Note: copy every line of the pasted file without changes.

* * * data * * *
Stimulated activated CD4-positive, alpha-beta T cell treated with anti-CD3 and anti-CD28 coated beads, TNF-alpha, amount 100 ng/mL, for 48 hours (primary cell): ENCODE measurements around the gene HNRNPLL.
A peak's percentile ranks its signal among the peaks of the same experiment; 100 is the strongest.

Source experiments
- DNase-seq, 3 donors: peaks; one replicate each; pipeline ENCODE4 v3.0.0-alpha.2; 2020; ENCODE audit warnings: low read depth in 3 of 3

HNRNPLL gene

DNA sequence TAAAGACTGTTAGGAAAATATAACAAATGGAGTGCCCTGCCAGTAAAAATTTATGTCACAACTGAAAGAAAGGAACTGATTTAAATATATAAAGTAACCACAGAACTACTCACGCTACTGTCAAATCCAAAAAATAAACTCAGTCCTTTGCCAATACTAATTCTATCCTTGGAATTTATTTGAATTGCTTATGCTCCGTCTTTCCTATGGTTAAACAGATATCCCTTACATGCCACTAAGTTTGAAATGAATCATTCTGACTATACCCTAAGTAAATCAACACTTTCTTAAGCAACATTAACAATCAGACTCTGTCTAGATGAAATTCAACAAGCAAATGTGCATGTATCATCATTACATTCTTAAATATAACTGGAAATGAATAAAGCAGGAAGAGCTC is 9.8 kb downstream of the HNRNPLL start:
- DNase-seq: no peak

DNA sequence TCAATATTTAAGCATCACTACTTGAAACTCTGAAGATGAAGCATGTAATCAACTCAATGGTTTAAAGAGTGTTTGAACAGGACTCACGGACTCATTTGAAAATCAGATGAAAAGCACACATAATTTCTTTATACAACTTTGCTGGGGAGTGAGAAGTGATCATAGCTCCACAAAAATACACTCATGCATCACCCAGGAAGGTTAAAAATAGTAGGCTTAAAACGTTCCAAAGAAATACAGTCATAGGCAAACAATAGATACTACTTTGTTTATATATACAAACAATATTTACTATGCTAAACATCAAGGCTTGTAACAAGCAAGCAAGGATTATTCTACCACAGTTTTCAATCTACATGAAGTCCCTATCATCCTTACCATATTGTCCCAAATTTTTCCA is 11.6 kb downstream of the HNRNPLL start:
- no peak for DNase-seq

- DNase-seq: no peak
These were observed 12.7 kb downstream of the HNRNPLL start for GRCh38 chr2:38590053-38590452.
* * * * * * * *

Stimulated activated CD4-positive, alpha-beta T cell treated with anti-CD3 and anti-CD28 coated beads, TNF-alpha, amount 100 ng/mL, for 48 hours (primary cell): ENCODE measurements around the gene HNRNPLL.
A peak's percentile ranks its signal among the peaks of the same experiment; 100 is the strongest.

Source experiments
- DNase-seq, 3 donors: peaks; one replicate each; pipeline ENCODE4 v3.0.0-alpha.2; 2020; ENCODE audit warnings: low read depth in 3 of 3

HNRNPLL gene

DNA sequence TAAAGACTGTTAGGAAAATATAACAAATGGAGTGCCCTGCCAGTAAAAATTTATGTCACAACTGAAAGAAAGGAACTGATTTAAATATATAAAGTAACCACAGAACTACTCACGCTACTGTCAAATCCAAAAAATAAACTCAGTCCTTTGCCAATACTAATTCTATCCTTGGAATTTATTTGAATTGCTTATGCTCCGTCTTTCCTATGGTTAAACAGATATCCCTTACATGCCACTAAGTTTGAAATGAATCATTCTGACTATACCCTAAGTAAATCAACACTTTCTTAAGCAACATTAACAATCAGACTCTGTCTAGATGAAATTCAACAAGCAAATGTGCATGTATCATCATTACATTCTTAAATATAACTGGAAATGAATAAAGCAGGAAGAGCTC is 9.8 kb downstream of the HNRNPLL start:
- DNase-seq: no peak

DNA sequence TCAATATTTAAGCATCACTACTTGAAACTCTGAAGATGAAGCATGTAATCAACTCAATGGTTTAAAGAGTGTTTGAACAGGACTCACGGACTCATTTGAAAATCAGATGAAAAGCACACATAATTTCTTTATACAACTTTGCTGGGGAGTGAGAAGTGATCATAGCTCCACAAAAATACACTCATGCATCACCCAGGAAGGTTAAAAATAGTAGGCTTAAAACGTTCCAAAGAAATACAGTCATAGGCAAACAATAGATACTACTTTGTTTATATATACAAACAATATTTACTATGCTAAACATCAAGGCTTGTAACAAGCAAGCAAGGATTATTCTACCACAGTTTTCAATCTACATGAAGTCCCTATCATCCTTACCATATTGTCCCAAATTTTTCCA is 11.6 kb downstream of the HNRNPLL start:
- no peak for DNase-seq

- DNase-seq: no peak
These were observed 12.7 kb downstream of the HNRNPLL start for GRCh38 chr2:38590053-38590452.